This chapter frames the question of terror in relation to critical philology and concept history, briefly summarizing recent usages of the term in the early twenty-first century (after 9/11) in relation to pre-existing military strategy. It addresses the conceptual profile of terror in the light of the work of Reinhart Koselleck and Peter de Bolla, itself pursued in the tradition of earlier work by William Empson and Raymond Williams. Barack Obama’s attempt to defuse the polemical use of terror-talk (and to reestablish a more restrained use of “terrorism”) has been overtaken by subsequent events: the Benghazi attack and its aftermath, and the expansion of the Islamic State (ISIS).The rhetoric of terror remains dominant.

DOI: 10.7208/chicago/9780226600369.003.0002
[Plato;Aristotle;Homer;Virgil;Edmund Burke;John Dennis;John Dryden;sublime;aesthetics]
The debate over word choice between Socrates and Prodicus in Plato’s Protagoras introduces the significance of the fear-terror word cluster for the critical tradition, which also draws on important moments in Aristotle’s theory of tragedy and in Homer’s Iliad. Homer employs a vast range of fear-terror terms (most famously deos and phobos) needing simplification and rationalization in the hands of his various translators. So too does Virgil’s Aeneid, translated by Dryden with exceptional sensitivity to the nuances of the Latin fear-terror vocabulary. In the eighteenth century, especially in the work of Edmund Burke and John Dennis, there emerges a model of the aesthetic sublime in which terror is proposed as a pleasurable experience. This legacy continues to inform the discussion of terror even in its more restricted modern forms.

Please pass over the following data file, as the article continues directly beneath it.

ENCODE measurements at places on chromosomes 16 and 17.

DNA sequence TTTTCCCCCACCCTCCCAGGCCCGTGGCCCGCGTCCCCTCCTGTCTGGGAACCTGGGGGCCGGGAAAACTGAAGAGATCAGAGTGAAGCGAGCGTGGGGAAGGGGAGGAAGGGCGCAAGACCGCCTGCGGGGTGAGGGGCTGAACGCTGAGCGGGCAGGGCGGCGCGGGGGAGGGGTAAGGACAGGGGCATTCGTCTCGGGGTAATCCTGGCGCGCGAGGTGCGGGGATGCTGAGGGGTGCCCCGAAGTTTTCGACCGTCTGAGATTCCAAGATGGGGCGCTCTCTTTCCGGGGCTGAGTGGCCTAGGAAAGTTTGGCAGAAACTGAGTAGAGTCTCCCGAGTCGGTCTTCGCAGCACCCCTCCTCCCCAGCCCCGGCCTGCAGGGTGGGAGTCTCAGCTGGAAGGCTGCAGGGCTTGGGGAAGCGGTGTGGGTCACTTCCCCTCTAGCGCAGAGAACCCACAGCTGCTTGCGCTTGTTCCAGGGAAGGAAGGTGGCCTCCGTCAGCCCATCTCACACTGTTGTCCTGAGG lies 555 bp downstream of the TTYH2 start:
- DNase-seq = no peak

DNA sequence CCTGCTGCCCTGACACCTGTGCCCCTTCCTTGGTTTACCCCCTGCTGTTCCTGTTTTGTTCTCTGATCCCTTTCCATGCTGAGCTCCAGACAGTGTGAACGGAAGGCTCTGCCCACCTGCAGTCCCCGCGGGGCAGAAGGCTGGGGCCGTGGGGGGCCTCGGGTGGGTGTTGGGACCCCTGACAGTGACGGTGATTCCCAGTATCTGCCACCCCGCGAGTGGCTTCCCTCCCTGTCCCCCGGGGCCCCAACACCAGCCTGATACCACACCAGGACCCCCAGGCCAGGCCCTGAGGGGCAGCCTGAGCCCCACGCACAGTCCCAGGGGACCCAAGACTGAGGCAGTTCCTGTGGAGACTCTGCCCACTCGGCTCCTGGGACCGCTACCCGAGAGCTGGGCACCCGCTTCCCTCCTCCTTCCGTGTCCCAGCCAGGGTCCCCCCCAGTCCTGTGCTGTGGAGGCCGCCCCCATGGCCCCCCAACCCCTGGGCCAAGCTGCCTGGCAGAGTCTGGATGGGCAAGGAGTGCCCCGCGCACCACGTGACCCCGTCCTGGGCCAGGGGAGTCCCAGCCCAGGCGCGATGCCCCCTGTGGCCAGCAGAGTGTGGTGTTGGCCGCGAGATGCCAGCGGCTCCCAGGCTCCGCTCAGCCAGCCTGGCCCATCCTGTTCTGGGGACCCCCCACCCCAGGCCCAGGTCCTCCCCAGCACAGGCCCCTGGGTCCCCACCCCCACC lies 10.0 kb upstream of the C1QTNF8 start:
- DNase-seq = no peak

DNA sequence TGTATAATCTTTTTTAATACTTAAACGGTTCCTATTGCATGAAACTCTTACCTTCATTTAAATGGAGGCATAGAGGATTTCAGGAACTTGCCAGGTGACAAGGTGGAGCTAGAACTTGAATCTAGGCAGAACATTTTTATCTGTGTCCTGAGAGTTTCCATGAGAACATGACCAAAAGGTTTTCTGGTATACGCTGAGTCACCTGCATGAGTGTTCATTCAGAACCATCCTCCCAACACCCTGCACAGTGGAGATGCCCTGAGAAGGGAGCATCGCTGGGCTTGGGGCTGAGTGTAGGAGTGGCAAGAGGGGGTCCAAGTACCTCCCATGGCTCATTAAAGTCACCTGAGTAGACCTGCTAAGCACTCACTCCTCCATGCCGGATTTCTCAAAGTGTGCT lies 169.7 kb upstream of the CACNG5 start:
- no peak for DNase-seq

DOI: 10.7208/chicago/9780226600369.003.0003
[English bible;John Bunyan;Daniel Defoe;Jonathan Edwards;Walter Benjamin;violence against women;Samson Agonistes;Jean-Jacques Rousseau]
The English bible is a crucial disseminator of the modern vernacular, most importantly in the King James version, which turns out to have been much more committed to the word terror and its affiliates than any previous English bible. This chapter examines the word choices made by the King James translators in relation to rival English bibles and Luther’s bible. It then assesses the incidence of terror terms in early English fiction (Defoe) and religious writing (Bunyan, Jonathan Edwards), and in adaptations of stories from the Book of Judges by Milton (Samson Agonistes) and Rousseau (The Levite of Ephraim). A final section examines Walter Benjamin’s much-discussed essay "Critique of Violence" as an effort to theorize radical change without terror, a topic also taken up in the Pauline turns of Alain Badiou and Giorgio Agamben.

DOI: 10.7208/chicago/9780226600369.003.0004
[Gothic novel;Edmund Burke;Honoré de Balzac;Charles Dickens;Ann Radcliffe;French Revolution;reign of terror;Jacobins;Medusa]